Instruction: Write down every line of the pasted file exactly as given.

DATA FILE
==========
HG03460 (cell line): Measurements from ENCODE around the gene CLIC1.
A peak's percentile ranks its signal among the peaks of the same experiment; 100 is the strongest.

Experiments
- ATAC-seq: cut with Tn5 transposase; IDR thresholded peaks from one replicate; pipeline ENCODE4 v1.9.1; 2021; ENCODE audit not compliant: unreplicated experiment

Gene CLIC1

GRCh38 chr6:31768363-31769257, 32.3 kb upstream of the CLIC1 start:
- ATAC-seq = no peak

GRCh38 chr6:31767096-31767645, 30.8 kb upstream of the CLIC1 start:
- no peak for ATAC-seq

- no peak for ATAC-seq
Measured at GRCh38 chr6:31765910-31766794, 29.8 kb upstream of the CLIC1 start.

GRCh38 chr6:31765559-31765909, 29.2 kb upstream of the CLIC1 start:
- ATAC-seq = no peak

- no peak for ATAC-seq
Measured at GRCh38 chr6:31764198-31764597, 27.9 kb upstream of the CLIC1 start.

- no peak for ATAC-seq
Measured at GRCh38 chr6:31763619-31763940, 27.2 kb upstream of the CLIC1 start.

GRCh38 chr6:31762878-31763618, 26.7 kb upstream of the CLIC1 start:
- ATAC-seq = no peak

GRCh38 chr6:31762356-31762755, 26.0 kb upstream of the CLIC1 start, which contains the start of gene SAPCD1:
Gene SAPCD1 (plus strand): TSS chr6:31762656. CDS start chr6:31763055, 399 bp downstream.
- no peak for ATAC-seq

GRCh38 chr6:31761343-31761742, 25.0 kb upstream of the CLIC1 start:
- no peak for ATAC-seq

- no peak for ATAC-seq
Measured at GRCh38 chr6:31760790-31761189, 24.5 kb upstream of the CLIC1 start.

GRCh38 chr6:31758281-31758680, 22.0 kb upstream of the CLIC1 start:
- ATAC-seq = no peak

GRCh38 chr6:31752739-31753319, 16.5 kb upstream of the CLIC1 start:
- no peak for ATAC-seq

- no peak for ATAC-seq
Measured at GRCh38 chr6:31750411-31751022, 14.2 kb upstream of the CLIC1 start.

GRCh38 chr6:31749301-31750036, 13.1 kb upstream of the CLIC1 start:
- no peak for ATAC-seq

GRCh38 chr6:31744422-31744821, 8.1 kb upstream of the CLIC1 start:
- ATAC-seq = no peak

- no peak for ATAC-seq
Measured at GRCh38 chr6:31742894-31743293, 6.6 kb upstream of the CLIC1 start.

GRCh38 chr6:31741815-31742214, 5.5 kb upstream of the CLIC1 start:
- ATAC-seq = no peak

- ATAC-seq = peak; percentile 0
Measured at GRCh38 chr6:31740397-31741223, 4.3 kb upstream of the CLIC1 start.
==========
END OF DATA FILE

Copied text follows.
HG03460 (cell line): Measurements from ENCODE around the gene CLIC1.
A peak's percentile ranks its signal among the peaks of the same experiment; 100 is the strongest.

Experiments
- ATAC-seq: cut with Tn5 transposase; IDR thresholded peaks from one replicate; pipeline ENCODE4 v1.9.1; 2021; ENCODE audit not compliant: unreplicated experiment

Gene CLIC1

GRCh38 chr6:31768363-31769257, 32.3 kb upstream of the CLIC1 start:
- ATAC-seq = no peak

GRCh38 chr6:31767096-31767645, 30.8 kb upstream of the CLIC1 start:
- no peak for ATAC-seq

- no peak for ATAC-seq
Measured at GRCh38 chr6:31765910-31766794, 29.8 kb upstream of the CLIC1 start.

GRCh38 chr6:31765559-31765909, 29.2 kb upstream of the CLIC1 start:
- ATAC-seq = no peak

- no peak for ATAC-seq
Measured at GRCh38 chr6:31764198-31764597, 27.9 kb upstream of the CLIC1 start.

- no peak for ATAC-seq
Measured at GRCh38 chr6:31763619-31763940, 27.2 kb upstream of the CLIC1 start.

GRCh38 chr6:31762878-31763618, 26.7 kb upstream of the CLIC1 start:
- ATAC-seq = no peak

GRCh38 chr6:31762356-31762755, 26.0 kb upstream of the CLIC1 start, which contains the start of gene SAPCD1:
Gene SAPCD1 (plus strand): TSS chr6:31762656. CDS start chr6:31763055, 399 bp downstream.
- no peak for ATAC-seq

GRCh38 chr6:31761343-31761742, 25.0 kb upstream of the CLIC1 start:
- no peak for ATAC-seq

- no peak for ATAC-seq
Measured at GRCh38 chr6:31760790-31761189, 24.5 kb upstream of the CLIC1 start.

GRCh38 chr6:31758281-31758680, 22.0 kb upstream of the CLIC1 start:
- ATAC-seq = no peak

GRCh38 chr6:31752739-31753319, 16.5 kb upstream of the CLIC1 start:
- no peak for ATAC-seq

- no peak for ATAC-seq
Measured at GRCh38 chr6:31750411-31751022, 14.2 kb upstream of the CLIC1 start.

GRCh38 chr6:31749301-31750036, 13.1 kb upstream of the CLIC1 start:
- no peak for ATAC-seq

GRCh38 chr6:31744422-31744821, 8.1 kb upstream of the CLIC1 start:
- ATAC-seq = no peak

- no peak for ATAC-seq
Measured at GRCh38 chr6:31742894-31743293, 6.6 kb upstream of the CLIC1 start.

GRCh38 chr6:31741815-31742214, 5.5 kb upstream of the CLIC1 start:
- ATAC-seq = no peak

- ATAC-seq = peak; percentile 0
Measured at GRCh38 chr6:31740397-31741223, 4.3 kb upstream of the CLIC1 start.